After years of complaints from U.S. manufacturers, Beijing surprised the world July 21, 2005, when it said it would let its currency rise and fall based on a vaguely defined basket of currencies and market forces.
At the time, U.S. industry hailed it as a solid first step. They argued that China manipulated the yuan renminbi to subsidize exports, and that the yuan was 25-40 percent undervalued. Letting it float to market value would make Chinese goods more expensive and give a shot in the arm to suffering U.S. manufacturers.
So what's happened since then? Well, not much, frankly. The yuan has risen just 1.3 percent, much less than expected and much less than other currencies. The euro, for example, has appreciated 2.9 percent against the dollar, and Japan's yen has gone up 6.1 percent against the greenback.
I'd hardly call that a yuan revaluation, more like a minor adjustment. It makes you wonder what all the fuss was about last summer. And China's trade surplus with the U.S remains at unsustainable levels. So, should we assume Washington was duped and China's mandarins will do what they want?
China watchers like Dong Tao, chief economist for Asia at Credit Suisse in Hong Kong, believe that's too simple. In a July 20 speech before Hong Kong's General Chamber of Commerce marking the anniversary, he said the currency has moved very little because China's chief goal so far has been to ``bore the speculators to death.''
It's worked, he said. The country's trying to avoid a flood of destabilizing speculators betting on a sharp revaluation.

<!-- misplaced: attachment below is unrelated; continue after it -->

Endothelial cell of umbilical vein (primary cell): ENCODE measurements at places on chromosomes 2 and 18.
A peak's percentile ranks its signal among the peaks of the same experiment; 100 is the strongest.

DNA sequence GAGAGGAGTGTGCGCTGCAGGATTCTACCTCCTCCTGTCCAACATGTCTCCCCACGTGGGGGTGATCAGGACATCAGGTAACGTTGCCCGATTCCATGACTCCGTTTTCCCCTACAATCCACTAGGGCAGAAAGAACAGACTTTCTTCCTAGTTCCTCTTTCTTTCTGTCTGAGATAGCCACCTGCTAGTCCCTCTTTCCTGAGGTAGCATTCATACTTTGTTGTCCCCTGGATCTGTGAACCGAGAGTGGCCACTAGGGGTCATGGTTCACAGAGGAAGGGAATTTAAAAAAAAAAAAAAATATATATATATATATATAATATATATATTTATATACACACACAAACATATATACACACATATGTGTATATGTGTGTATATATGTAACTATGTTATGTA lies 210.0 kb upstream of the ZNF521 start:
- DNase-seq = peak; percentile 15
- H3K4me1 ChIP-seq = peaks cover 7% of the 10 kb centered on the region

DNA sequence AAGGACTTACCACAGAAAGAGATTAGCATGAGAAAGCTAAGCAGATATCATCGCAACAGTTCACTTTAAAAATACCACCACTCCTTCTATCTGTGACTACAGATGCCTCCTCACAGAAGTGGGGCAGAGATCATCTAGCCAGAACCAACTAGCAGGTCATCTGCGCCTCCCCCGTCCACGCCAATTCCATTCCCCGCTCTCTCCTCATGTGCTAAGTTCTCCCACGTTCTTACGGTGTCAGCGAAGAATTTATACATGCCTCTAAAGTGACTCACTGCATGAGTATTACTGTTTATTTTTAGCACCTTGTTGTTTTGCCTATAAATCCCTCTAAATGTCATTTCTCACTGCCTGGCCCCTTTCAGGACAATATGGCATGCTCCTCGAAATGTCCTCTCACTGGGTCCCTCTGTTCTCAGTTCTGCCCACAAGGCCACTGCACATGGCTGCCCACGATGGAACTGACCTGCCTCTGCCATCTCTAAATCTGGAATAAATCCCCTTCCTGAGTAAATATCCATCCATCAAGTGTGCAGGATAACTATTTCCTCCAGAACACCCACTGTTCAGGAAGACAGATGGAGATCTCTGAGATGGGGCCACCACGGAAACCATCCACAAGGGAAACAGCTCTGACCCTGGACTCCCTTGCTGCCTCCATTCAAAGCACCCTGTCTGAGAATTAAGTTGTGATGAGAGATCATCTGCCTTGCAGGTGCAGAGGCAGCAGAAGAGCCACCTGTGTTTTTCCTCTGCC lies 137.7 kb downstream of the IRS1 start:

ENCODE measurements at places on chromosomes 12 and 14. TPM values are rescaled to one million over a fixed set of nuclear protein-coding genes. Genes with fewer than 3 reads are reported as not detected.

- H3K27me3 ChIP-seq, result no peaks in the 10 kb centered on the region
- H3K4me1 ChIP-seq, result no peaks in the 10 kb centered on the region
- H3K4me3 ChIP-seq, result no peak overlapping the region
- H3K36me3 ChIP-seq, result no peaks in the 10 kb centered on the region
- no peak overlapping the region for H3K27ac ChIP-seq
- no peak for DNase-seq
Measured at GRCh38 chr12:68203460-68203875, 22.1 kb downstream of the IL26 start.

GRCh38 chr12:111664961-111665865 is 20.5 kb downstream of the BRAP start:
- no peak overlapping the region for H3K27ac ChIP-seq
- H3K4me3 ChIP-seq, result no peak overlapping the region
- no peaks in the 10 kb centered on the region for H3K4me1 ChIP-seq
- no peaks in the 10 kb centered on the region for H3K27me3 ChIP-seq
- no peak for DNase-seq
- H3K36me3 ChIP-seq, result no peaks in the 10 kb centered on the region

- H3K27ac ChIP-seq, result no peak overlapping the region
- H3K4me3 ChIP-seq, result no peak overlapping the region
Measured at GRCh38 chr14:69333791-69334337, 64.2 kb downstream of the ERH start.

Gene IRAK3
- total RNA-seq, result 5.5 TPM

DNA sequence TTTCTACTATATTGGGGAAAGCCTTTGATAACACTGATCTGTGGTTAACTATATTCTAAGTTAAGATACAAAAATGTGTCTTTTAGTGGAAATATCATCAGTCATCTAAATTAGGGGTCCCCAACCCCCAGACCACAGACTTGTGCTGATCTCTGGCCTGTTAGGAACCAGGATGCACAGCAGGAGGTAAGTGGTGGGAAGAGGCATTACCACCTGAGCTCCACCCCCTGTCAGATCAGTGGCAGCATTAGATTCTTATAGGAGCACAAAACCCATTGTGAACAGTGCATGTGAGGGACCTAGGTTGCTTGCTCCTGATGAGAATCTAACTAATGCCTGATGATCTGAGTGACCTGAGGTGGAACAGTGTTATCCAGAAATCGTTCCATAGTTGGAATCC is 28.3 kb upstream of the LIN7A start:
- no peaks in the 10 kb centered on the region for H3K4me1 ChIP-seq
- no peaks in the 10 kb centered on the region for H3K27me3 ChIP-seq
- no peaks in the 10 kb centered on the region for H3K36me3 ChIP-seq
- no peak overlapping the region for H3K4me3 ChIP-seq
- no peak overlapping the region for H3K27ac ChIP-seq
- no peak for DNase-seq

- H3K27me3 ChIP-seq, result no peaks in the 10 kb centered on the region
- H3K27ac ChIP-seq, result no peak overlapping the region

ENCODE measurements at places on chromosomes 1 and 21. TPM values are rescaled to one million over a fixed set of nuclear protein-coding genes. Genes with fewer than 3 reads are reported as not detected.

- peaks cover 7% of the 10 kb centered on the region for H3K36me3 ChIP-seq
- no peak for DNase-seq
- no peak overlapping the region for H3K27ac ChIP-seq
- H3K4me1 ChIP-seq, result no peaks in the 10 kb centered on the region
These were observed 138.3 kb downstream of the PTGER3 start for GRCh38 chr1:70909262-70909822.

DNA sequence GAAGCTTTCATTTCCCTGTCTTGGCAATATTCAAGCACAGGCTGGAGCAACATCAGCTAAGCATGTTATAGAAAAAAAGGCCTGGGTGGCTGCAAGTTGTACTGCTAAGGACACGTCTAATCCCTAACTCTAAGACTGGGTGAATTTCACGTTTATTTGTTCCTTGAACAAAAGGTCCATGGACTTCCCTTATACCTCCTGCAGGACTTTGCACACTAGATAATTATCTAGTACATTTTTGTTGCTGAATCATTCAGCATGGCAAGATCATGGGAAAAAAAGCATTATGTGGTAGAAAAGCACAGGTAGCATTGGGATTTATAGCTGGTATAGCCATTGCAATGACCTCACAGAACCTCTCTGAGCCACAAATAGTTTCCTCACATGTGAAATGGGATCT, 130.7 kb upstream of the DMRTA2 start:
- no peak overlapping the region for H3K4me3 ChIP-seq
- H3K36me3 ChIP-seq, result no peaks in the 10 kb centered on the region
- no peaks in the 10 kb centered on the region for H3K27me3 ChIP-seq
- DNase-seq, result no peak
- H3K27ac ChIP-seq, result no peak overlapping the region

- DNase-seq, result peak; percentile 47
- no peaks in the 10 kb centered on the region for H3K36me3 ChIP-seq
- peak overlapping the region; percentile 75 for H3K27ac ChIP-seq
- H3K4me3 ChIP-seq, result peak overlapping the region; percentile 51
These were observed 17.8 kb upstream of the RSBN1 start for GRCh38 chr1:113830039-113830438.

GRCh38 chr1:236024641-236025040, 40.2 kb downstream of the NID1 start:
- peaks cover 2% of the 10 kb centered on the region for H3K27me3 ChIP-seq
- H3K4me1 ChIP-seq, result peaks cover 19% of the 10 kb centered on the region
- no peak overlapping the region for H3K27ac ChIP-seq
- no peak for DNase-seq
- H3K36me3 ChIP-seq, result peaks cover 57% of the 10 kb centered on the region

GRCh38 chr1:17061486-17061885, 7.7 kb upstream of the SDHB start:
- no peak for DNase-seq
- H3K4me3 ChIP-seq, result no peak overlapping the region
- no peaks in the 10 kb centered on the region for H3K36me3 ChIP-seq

There are internal pressures working against rapid revaluation, like China's leaders seeing job creation and economic growth as a key goal, he said. Beijing admits protests are rising in the countryside and talks a lot now about spreading wealth more evenly.
Whatever happens, Tao said, decisions will be driven by Beijing's needs, not in response to pressure from other countries.
On the other hand, China's leaders are starting to see that a currency revaluation is in their best long-term interests, Tao said.
China's economy continues to steam ahead at levels that don't seem sustainable. The country grew more than 11 percent in the second quarter, its fastest rate in a decade, back when its economy was just a quarter of the size.
Facing an economy awash in bad loans and overinvestment, China's leaders feel pressure to slow that down to something manageable, and revaluing the currency will be a tool. As well, revaluation is only natural, given that China's economy and productivity growth are the highest in the world, he said.
The yuan renminbi will start to appreciate, and much faster than it has, he believes. But it won't happen any time soon. Think in terms of the middle of next decade, possibly sooner, he predicts, and China's yuan will be about 40 percent stronger.
But who knows, by that time, maybe we'll all be wondering what the fuss was about. The U.S. may find itself looking back fondly at the days when China made only the cheap stuff, and the world will be trying to figure out how to handle the flood of Chinese cars.
Steve Toloken is a Hong Kong correspondent for Plastics News.